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A developmental examination of face emotion labeling

Monday, September 22, 2014 — Poster Session I

12:00 p.m. – 2:00 p.m.

FAES Academic Center




  • A.H. Oakes
  • J.L. Wiggins
  • N.E. Adleman
  • P. Kim
  • M.A. Brotman
  • E. Leibenluft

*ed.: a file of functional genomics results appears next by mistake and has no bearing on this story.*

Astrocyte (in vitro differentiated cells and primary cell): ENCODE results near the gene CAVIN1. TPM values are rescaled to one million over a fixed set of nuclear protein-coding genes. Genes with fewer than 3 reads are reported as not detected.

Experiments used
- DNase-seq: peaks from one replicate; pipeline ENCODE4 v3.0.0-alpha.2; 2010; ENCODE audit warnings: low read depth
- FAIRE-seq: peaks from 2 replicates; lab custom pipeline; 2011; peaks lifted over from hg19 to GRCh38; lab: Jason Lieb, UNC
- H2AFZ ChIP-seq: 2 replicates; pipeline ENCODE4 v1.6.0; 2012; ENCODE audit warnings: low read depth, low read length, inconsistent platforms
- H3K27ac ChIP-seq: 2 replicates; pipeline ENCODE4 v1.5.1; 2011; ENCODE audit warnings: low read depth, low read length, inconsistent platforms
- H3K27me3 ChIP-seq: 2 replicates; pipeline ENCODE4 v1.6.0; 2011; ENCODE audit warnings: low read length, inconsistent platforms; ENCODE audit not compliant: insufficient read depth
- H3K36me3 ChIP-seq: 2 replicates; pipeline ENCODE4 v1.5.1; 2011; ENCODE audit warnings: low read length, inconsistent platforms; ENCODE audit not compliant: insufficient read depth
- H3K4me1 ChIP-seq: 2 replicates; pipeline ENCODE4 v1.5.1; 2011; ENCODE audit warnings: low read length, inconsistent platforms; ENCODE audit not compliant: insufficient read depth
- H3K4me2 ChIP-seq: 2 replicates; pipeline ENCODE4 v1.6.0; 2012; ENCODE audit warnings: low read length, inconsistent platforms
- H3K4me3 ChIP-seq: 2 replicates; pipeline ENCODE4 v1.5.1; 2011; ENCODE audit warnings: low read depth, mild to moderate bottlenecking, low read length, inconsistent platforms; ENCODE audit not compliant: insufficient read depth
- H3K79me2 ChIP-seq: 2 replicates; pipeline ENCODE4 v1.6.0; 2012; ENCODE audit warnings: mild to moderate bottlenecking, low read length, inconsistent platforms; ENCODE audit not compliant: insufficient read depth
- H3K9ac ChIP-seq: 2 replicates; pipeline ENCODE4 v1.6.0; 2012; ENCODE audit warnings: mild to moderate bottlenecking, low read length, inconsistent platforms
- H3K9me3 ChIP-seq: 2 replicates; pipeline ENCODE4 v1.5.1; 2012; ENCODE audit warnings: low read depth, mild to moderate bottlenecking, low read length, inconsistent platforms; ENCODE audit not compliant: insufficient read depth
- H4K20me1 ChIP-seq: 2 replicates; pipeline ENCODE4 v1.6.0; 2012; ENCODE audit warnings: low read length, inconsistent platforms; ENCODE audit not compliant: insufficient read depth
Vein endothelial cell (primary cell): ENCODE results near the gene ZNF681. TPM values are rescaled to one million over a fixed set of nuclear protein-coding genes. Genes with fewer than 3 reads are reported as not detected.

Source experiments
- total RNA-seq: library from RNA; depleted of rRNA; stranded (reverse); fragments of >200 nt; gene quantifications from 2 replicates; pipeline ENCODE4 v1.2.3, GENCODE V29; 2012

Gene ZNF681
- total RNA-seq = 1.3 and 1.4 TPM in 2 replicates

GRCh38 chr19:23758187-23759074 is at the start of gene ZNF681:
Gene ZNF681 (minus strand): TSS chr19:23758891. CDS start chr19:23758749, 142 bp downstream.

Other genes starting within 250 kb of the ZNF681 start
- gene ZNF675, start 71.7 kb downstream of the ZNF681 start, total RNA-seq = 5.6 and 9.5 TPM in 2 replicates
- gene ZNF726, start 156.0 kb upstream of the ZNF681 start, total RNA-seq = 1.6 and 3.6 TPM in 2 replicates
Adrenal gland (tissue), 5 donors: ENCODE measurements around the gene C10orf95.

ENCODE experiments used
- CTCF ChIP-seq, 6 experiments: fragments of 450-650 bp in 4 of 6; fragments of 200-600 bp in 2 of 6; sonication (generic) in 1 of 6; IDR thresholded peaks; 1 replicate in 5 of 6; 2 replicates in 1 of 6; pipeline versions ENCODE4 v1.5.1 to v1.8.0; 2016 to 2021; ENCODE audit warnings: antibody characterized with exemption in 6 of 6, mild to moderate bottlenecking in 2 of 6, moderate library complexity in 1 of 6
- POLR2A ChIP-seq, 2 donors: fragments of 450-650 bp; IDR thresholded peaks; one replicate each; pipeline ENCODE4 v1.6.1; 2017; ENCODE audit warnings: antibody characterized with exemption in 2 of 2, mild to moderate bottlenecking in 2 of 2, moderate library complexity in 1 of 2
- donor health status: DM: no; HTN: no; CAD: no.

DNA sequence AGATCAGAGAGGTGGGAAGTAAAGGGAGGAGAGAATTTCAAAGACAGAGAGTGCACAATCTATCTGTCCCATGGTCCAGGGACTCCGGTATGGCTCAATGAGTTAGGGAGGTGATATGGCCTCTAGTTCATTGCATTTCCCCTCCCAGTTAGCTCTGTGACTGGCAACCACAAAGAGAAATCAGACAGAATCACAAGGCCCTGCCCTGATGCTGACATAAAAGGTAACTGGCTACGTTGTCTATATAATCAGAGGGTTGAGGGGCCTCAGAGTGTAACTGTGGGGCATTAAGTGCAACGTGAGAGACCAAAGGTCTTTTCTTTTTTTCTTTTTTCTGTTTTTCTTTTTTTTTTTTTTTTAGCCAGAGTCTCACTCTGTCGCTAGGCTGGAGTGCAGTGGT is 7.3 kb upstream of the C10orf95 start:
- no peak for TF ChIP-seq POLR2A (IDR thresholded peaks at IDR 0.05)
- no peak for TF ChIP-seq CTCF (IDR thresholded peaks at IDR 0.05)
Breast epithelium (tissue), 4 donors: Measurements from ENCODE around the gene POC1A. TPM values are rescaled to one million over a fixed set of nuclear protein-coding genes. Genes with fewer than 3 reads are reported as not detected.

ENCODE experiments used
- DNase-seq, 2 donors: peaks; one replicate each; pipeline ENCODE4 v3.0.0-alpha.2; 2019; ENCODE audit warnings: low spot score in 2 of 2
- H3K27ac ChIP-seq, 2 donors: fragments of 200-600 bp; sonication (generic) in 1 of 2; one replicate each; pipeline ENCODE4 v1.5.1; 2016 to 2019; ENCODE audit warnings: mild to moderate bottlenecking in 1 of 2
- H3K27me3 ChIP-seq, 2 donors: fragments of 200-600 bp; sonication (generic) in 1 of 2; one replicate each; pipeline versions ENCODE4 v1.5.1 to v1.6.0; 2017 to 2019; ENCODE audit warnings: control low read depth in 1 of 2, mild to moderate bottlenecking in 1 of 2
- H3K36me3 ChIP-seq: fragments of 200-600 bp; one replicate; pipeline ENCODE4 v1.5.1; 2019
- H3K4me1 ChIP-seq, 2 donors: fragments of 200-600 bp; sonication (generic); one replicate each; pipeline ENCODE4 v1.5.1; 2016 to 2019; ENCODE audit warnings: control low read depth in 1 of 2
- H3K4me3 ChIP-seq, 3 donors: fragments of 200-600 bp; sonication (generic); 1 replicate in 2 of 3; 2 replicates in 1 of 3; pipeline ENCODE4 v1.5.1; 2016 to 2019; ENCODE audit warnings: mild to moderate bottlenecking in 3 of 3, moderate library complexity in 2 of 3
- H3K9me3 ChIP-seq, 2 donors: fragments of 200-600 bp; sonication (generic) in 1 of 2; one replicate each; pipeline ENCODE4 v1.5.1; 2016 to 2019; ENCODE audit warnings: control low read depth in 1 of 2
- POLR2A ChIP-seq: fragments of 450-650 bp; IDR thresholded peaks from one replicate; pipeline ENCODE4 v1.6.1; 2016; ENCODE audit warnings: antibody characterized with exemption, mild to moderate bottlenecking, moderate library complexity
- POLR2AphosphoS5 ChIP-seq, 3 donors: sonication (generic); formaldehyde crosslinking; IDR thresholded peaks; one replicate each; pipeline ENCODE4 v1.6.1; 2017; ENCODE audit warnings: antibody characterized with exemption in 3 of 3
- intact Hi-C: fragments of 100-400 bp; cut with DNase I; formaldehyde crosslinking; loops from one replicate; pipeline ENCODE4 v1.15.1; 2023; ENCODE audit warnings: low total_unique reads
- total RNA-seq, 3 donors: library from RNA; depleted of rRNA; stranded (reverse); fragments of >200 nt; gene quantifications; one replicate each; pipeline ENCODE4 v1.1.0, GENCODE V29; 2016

Emotional facial expressions provide information that is critical in guiding social interaction and functioning. Examining face-emotion labeling in typically developing children and adults is important for understanding the trajectory of socioemotional development. The use of varying expression intensities in this study allows us to examine more fine-grained gradation in emotion labeling. Related work has focused on infancy and early childhood, whereas this work explores late childhood and adolescence. Healthy children (n=21) and healthy adults (n=21) underwent fMRI while completing a face-emotion labeling task. Participants viewed images of angry, fearful, happy, and neutral expressions and had to identify each emotion. Emotional faces were morphed with neutral faces to create 50%, 75%, and 100% intensities. Results show that at intensities of 75% and higher, individuals are able to correctly identify the emotion, regardless of age. Furthermore, both children and adults have difficulty correctly labeling less intense facial expressions (50%). When processing less intense emotional stimuli (50%), happiness is recognized with the greatest accuracy. Because children and adults did not differ behaviorally in face-emotion labeling, future work may use imaging to identify the neural mechanisms underlying the development of face emotion labeling.

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